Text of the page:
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Guest blogger Emily Warn is co-owner of Two Pens, which provides blogging services and teaches business how to write content that grows a social media following.
My writer friends think I'm a geek. You can do what?! I can create a spreadsheet with book sales numbers that can be sorted by name and number. I know that is only the first rung of Excel Geek-dom, and unlike my compatriots, I aspire to climb into the ranks of those who know how to create snazzy charts and perform other formatting feats. Perhaps I'll be able to brand myself as a writer who plays with numbers.
I don't want to show off so much as make my data tell a story by presenting it visually. That way even my writer friends can see, and so analyze, which author is booting the others off the bestseller list.
Earning geek bragging rights just got easier with the new Quick Analysis feature in Excel 2013. It lets you transform your data into visual formats really easily.
When you select a range of data, Quick Analysis appears in the lower-right corner of your data set:
Click it and you'll see options for converting your data into visual forms: charts, tables, sparklines, and formatting. (Another option lets you calculate totals.)
For this exercise, we'll focus on using the Chart option and use a sample spreadsheet of book sales by 19th and early 20th century authors. (I chose forever deceased authors in the public domain to avoid copyright issues.) Here is the imaginary sales data for their books from 2009-2011:
I select all the data, click Quick Analysis, and then choose Charts:
There are lots of choices here. Which chart will best show the authors' sales rank relative to another author's for three different years? I hover over each type of chart to see how it presents my data. I settle on the Clustered Column chart because I like how it shows year-to-year sales data per author.
Obviously, in 2009 students were snoozing, but by 2011 the ancients had caught on-across the board. (A country of readers instead of tweeters?)
I click on the chart to add it to my spreadsheet. My choice does not irreversibly muck up my spreadsheet if I decide I don't like it later. I can delete it, open Quick Analysis, and try again.
There's another reason that I could choose the optimal chart so quickly: the options that Excel displays are based on the types of data in your spreadsheet. For example, you'll notice that Quick Analysis didn't recommend a pie chart. Why? There would be too many slices (authors) to create a meaningful picture, and that shape is difficult to relate to sales per year.
If you need more help choosing a chart, click More Charts. In the Recommended Charts box, it explains why you would use one chart over another.
The way you work with the other Quick Analysis options--formatting, tables, and sparklines--acts much the same way. You can read this article Analyze your data instantly to learn more or just fool around. That's how geeks like me do it.
I think the Quick Analysis tool is great, and that it will be useful in many circumstances. Nevertheless, it might be handy to turn it off as situations warrant. In Excel 2010, for example, you can turn off the Quick Formatting tool by going into Options from the Backstage view and disabling it. After that, you have to right-click a cell to make the Quick Formatting tool show up. I'm pretty excited about Excel 2013. I downloaded it from my office 365 account this week. I'm going to enjoy seeing what I can do with it. By the way, I am also a writer and an Excel geek. :)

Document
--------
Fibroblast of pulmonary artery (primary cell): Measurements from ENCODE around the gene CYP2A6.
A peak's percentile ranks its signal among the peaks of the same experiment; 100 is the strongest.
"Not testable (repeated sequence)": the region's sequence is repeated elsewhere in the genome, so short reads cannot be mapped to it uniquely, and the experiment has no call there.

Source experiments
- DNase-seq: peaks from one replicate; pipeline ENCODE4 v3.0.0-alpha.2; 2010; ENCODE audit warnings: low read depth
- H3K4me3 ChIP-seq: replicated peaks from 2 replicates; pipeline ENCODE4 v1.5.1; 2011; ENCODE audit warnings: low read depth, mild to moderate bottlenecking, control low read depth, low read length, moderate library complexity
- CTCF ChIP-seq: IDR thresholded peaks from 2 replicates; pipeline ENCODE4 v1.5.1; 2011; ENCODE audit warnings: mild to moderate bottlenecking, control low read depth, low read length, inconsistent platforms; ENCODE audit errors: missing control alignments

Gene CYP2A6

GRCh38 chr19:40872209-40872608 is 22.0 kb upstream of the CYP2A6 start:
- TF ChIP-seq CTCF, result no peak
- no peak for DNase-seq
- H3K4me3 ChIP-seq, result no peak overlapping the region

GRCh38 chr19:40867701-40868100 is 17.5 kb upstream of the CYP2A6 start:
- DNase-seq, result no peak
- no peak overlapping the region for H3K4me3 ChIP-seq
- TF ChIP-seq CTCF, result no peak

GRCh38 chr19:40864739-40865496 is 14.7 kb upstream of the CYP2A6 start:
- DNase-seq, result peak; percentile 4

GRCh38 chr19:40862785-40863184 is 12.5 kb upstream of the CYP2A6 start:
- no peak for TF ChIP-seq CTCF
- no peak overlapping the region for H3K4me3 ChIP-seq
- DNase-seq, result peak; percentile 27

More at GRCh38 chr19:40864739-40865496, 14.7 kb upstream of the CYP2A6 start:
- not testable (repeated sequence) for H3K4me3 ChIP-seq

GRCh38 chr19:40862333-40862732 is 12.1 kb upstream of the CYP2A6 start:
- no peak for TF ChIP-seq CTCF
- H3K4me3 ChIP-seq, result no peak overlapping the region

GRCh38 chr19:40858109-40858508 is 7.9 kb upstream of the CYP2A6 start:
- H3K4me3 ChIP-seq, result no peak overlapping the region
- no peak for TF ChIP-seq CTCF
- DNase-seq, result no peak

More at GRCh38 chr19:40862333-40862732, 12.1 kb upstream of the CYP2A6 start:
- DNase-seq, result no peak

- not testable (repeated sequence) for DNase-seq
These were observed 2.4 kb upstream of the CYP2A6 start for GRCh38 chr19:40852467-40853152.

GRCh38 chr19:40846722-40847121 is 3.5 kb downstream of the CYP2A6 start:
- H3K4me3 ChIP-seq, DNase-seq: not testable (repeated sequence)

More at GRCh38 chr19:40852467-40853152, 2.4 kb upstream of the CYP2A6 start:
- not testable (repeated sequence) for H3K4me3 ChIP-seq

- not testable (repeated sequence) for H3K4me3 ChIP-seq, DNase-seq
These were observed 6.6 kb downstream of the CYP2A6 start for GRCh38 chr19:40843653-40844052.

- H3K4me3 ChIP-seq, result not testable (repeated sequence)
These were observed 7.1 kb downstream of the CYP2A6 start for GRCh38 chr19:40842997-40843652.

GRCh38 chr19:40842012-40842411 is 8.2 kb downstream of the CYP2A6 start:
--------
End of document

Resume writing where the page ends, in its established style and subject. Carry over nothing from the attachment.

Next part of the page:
Save the Pies for Dessert
I have two tabs: Tab1 (E12) I want to automatically populate from the last entered cell in tab2. Tab2 is an incremental worksheet where a text value is selected from a drop list D2:D111 (supplier name) & I want to insert from the last selected cell. Please give me a formula or a way to do this, as I have been scratching my head & not succeeding.
Example below; Bulldog Abrasives must be automatically pulled from tab 2 through to tab1 as it is selected from a drop list.
SUPPLIER CODE: SUAB13C24 NAME: Bulldog Abrasives & Auxiliaries
# Order Number Supplier Code Supplier Name
1 ORD244131 SUKI13A50 F.I.T (Furniture Installation Techniques)
2 ORD244132 SUAL13C32 Conways Randburg
3 ORD244133 SUPA13A143 Top Tapes and Packaging
4 ORD244134 SUGL13C60 Glass Partners Gauteng (Pty) Ltd.
5 ORD244135 SUGL13A107 Ophirton glass works
6 ORD244136 SUBO13A19 Boschetto Timbers
7 ORD244137 SUAL13C32 Conways Randburg
8 ORD244138 SUBO13C15 Board king
9 ORD254139 SUPA13C118 Robot paint
10 ORD2541310 SUAB13C24 Bulldog Abrasives & Auxiliaries
Congratulations for your Excel Geek-dom, Emily (as you so charmingly put it). Being able to promote your adeptness with Excel is an impressive and highly-valued skill, indeed. Especially for someone skilled in content creation, to dip into the more analytic side of things. I also write and have a more philosophic side, but now owning a <a href="www.mydepartmentplan.com
">business budgeting software</a> company, and having worked with spreadsheets and financial data for years in the corporate world, I find myself more and more often doing these types of "geeky" tasks as you put it. With budgeting, you just have to be skilled with all this arranging. Thankfully, Excel and other products make it possible to organize and analyze data in the way you want to.